During the night of one of the first “Coffee With Krislov” events in the spring of my sophomore year, I lingered nonchalantly with a couple dozen other students in Azariah’s Cafe, enjoying the free cookies. Like cats around their owner, we pretended that we didn’t notice the prominent figure in the center of the room. When it came my time for an audience before the newly appointed president, I stepped forward to introduce myself, intending to make myself memorable by bringing up my involvement in transfer student life and inviting the president and his wife (I’d heard she was into dancing) to one of OSwing’s swing dances.
Instead, when I said, “Hello, President Krislov, my name is Brandi...” he merrily shot back, “Brandi what?”
When I said my last name, President Krislov made my jaw drop by saying, “Brandi Ferrebee?! I’ve been wanting to meet you!”
In the months following his appointment as the next president of Oberlin College, Marvin Krislov had traveled around the country, meeting alumni and important figures related to Oberlin, not to mention his handful of appearances in the news and opinion sections of major newspapers... and he had been wanting to meet me? A lowly first-generation college student? A student who couldn’t even convince her parents to let her come to Oberlin the first time around and had to transfer in? A first-year? I hadn’t been there long enough to make a mark among the current students, much less the generations of Obies who had gone on to make their alma mater proud. How could the new president know my name before I materialized in the library with half a chocolate chip cookie in my hand?
The answer was Clyde Owan. Clyde is one of the magical benefactors in my Ober-life. He was one of the first people I met who had experienced this incredible place called Oberlin. When I interviewed in Washington, D.C., Clyde was my alumni interviewer. While I was spewing my life story, I had no idea that Clyde was the former president of the Oberlin Alumni Association, the coordinator of all D.C. alumni events, and one of the people President Krislov would be introduced to upon his tour of the country.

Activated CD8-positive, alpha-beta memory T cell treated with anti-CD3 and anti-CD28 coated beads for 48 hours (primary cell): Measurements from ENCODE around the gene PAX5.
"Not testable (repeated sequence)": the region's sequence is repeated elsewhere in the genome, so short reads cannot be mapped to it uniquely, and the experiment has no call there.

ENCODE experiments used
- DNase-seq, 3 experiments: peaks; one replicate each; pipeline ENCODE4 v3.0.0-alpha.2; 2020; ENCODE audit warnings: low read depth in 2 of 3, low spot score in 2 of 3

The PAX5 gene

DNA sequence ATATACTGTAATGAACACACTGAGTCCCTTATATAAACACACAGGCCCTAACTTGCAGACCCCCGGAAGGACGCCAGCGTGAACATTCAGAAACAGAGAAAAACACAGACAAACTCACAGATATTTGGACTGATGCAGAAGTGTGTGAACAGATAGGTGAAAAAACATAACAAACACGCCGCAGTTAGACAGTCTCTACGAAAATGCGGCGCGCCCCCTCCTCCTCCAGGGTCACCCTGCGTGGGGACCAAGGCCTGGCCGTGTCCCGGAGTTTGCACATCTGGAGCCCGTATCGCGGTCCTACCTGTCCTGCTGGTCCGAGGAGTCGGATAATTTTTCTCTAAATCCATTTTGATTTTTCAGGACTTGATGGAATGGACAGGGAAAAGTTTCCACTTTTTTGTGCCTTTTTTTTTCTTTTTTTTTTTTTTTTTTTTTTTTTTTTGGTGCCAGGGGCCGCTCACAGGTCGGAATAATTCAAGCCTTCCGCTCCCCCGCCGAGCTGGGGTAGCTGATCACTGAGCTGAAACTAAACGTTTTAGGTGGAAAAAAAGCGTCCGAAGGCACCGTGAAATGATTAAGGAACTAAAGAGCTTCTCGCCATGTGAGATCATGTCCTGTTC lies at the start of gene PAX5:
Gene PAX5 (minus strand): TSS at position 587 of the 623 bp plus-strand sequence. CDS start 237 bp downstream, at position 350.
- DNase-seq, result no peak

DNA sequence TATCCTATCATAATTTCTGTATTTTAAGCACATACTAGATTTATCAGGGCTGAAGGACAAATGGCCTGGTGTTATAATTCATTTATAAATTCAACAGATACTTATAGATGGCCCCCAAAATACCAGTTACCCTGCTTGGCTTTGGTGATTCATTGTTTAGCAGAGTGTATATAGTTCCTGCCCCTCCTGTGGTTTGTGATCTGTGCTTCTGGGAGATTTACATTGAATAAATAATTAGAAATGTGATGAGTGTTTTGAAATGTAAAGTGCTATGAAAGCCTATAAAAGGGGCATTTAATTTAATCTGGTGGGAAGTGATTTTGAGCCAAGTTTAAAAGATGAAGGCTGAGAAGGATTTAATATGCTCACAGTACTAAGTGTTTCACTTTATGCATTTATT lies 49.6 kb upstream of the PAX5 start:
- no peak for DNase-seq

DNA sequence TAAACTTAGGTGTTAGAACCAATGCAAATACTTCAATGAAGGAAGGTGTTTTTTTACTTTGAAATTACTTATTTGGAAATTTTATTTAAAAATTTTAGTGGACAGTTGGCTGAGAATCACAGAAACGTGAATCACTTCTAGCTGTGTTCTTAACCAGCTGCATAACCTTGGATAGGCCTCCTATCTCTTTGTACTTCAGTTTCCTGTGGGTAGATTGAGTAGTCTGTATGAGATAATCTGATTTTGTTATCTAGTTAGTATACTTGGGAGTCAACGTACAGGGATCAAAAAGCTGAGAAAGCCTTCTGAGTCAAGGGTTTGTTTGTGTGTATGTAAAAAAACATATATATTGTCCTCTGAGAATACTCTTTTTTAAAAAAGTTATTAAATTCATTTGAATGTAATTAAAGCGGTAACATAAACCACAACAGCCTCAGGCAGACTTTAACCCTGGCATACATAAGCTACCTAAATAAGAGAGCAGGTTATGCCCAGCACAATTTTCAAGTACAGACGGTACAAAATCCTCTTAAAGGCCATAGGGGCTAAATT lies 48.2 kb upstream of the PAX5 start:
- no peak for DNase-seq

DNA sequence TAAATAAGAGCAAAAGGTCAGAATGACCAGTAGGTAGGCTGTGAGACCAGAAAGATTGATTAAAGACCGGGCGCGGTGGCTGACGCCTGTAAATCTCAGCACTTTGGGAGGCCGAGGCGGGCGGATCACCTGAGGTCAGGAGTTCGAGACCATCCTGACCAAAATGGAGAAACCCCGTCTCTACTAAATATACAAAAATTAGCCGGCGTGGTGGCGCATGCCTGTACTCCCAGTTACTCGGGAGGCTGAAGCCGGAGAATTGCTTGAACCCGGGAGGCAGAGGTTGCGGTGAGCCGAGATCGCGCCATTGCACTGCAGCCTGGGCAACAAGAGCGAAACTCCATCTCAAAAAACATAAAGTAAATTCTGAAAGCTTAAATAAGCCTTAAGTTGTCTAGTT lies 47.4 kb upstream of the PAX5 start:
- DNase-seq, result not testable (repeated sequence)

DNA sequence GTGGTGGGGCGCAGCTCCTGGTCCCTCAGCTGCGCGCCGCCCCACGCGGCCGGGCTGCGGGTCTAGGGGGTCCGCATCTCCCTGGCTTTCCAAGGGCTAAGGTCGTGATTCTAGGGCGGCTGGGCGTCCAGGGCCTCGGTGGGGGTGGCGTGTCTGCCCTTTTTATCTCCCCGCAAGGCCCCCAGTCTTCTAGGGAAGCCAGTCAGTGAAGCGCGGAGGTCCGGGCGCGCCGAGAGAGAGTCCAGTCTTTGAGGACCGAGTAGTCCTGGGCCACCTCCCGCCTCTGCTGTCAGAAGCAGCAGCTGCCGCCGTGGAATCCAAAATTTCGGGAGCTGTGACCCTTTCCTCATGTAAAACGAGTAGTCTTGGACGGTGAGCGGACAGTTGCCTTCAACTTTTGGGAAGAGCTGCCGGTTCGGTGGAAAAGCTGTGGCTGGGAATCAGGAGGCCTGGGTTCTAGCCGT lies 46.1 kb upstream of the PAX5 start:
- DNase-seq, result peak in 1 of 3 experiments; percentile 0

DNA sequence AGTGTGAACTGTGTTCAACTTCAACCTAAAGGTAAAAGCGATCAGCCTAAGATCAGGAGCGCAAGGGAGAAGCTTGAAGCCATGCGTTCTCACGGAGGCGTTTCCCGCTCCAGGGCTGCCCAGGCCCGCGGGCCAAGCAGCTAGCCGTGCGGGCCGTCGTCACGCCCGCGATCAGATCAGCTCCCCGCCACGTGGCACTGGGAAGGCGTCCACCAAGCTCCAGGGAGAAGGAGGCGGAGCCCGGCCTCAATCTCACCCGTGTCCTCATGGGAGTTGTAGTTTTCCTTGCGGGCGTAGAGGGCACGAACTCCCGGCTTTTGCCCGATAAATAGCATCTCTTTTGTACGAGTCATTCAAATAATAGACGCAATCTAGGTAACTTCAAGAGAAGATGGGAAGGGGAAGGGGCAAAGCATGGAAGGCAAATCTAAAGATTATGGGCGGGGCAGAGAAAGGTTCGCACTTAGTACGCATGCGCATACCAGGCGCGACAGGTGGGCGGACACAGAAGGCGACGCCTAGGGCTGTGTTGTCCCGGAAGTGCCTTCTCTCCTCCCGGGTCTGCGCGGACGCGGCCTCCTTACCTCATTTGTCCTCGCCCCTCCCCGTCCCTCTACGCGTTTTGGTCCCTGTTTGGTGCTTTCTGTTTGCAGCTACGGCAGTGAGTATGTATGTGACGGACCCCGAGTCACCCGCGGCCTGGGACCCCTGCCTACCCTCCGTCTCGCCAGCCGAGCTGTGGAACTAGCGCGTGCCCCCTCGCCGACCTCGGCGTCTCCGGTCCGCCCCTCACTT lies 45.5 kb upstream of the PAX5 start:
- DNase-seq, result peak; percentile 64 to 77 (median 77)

During the initial interview, Clyde listened to me talk for a very long time, and then surprised me by exclaiming about how important and interesting my experiences were. He must have written favorable interview notes, (which he apparently remembered, since he later brought up the stubborn girl from Virginia who refused to give up on coming to Oberlin during his limited time with the new president). In addition, he insisted that upon my next visit to Oberlin I needed to make time to meet Midge and Smith Brittingham, two well-known alumni who live just off campus.
Midge and Smith have been my Oberlin foster-family. (In an amusing twist of fate, they live just across from the President’s house.) Smith feeds me dinner each Sunday night; Midge has introduced me to dozens of students and a number of exciting alums. Last summer they offered me a basement in which to store my bike while I was away, and this summer they offered me respite from the occasional loneliness of quiet Oberlin summers. When the physical, emotional, and cultural distance between Virginia and Oberlin has seemed especially daunting, they’ve given me hugs, heavy desserts, and a cat to stroke.
Clyde and the Brittinghams have done an incredible amount for me by fostering me and treating me as if they haven’t had scores of other young Oberthings cross their paths. They’ve treated me like someone who just needs a chance to show the world how magnificent I am. Whether that turns out to be true or not, I’ve had the good luck to have several incredible alums on my side, helping me through those new experiences I’ve chosen and nudging me towards the new ones which they instinctively know I will need.